In this retrospective study of a group of Sudanese (skin of color) with BCC, the majority (55.6%) were males of old age (>60 years), and the lesions were mostly on the face (81.5%). This presentation pattern shows the classical gender, age, and body site incidences of the disease and indicates the relation to sun exposure and hence UVR as a significant factor in the pathogenesis of BCC in all races, including black or colored skin as in this group of patients.[1],[2],[4] The nose (18.5%) and the periorbital areas were the most affected sites in our cases. The nose was the number one involved site in many literature reports and the orbital region.[18] Many of our patients' (25.9%) conditions were related to certain genetic cutaneous diseases, as xeroderma pigmentosum, albinism, and BCNS, accorded with many similar literature studies.[5] In this study, we included albino patients who had initially been black to complete the disease spectrum. This was done in other similar research on black patients.[19],[20] One would expect that albino patients in Africa would readily develop BCC, but this does not happen for some unknown reason. In black albinos, BCC is less prevalent than SCCS that mainly involved the head and neck, while the cutaneous melanoma of the head and neck is rare.[21],[22] While the Cuna albino Indians are almost always develop SCCs. The Caribbean coast of Lower Panama has the highest prevalence of albinism globally, about 45 per 100,000.[23],[24],[25]

Clinically, most patients in this group presented with pigmented BCC (PBCC); this is classical because PBCC is the dominant clinical type in blacks and Hispanics.[26] Pigmented BCC (PBCC) may have the features suggestive of melanoma, such as an irregular border, and dark or variable pigment, or hypermelanotic nevi.[19]

The case severity ranges from mild superficial to severe mutilating disease, destroying the eye partially in 2.0 (7.4%) of cases and completely in 2.0 (7.4%) of cases, and one case destroying the left ear causing a big ulcer. In most of our patients, the presentation was severe (14.8%) with direct eye involvement, (18.5%) were ulcers, and 25.9% associated with genodermatoses, which is usually severe and multiple. Concerning clinical severity, BCC is classified into BCC, LABCC, and MBCC.[27] In this study and according to this classification, we can identify 40.7% as BCC, 33.3% as LABCC, 25.9% associated with genodermatoses, which can harbor cases from both categories. MBCC was not diagnosed in our cases because no typical criteria for this condition were identified except in one patient with BCNS, who had hundreds of BCCs all over the body; one was a huge ulcer that destroyed his left ear and the left side of the scalp.[28],[29]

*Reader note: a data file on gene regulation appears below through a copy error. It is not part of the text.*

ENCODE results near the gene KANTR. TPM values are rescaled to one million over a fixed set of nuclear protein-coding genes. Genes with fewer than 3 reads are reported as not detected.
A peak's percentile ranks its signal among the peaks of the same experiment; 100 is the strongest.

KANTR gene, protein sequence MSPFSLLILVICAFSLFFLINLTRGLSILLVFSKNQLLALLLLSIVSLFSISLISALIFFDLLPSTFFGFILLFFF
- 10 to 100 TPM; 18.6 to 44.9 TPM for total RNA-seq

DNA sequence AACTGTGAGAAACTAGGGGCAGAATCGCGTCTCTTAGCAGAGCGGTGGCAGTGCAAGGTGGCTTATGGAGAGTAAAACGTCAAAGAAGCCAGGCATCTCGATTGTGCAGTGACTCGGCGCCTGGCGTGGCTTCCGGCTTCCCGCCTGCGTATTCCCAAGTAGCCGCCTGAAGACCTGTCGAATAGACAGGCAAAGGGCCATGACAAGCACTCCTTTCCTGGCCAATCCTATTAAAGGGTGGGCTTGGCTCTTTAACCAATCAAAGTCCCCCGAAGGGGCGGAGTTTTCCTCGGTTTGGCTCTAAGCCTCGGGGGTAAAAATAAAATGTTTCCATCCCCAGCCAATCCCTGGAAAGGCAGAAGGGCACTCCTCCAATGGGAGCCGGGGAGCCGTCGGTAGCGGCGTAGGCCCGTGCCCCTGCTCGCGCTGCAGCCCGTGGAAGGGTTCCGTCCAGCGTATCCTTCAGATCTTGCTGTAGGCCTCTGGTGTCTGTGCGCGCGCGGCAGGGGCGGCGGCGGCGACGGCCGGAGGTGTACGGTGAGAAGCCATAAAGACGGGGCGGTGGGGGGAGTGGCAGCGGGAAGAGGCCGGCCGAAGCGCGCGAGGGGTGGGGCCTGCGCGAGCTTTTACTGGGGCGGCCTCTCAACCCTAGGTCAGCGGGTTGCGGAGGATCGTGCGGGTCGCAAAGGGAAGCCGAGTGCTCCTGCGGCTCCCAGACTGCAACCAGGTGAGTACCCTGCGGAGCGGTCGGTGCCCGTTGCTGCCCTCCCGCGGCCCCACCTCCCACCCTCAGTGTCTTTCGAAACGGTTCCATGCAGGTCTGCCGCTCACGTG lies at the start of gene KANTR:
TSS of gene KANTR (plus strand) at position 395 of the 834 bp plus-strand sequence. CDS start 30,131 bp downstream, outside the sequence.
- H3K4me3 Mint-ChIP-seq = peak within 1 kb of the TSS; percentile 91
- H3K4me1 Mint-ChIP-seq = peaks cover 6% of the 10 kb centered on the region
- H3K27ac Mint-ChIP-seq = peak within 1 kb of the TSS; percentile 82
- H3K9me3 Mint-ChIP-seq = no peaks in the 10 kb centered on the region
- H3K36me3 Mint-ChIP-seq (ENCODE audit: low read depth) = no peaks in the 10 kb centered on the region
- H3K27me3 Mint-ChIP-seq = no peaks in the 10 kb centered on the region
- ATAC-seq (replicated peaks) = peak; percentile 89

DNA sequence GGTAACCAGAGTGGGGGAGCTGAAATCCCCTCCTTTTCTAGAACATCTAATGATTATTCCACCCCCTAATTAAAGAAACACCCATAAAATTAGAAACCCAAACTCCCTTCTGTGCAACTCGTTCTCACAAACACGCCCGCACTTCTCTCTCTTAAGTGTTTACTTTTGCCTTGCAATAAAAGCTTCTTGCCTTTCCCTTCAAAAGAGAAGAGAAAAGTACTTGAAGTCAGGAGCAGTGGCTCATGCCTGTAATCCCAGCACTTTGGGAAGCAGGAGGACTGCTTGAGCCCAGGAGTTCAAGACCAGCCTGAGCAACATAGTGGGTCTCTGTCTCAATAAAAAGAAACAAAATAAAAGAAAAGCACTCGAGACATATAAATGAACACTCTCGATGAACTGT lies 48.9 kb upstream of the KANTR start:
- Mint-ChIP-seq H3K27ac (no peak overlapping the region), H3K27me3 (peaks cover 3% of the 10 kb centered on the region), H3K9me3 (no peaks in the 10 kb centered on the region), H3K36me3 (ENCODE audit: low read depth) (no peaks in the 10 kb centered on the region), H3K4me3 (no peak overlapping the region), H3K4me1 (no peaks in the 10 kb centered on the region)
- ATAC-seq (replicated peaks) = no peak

Conclusions Top

According to our study, BCC has similar epidemiological and clinical presentation as many international studies, with younger age incidence. There was a tremendous long delay between the disease's onset and the patient's first dermatology visit. This delay would explain the crust formation, ulceration, aggression, and mutilated character of the lesions. The frequent localization of the BCC lesions at the sun-exposed parts of the body suggests the role of solar exposition. BCC association with genodermatoses was significant.

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Conflicts of interest

There are no conflicts of interest.

  References Top

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  [Figure 1], [Figure 2], [Figure 3], [Figure 4], [Figure 5], [Figure 6]

  [Table 1], [Table 2], [Table 3], [Table 4], [Table 5], [Table 6], [Table 7], [Table 8], [Table 9]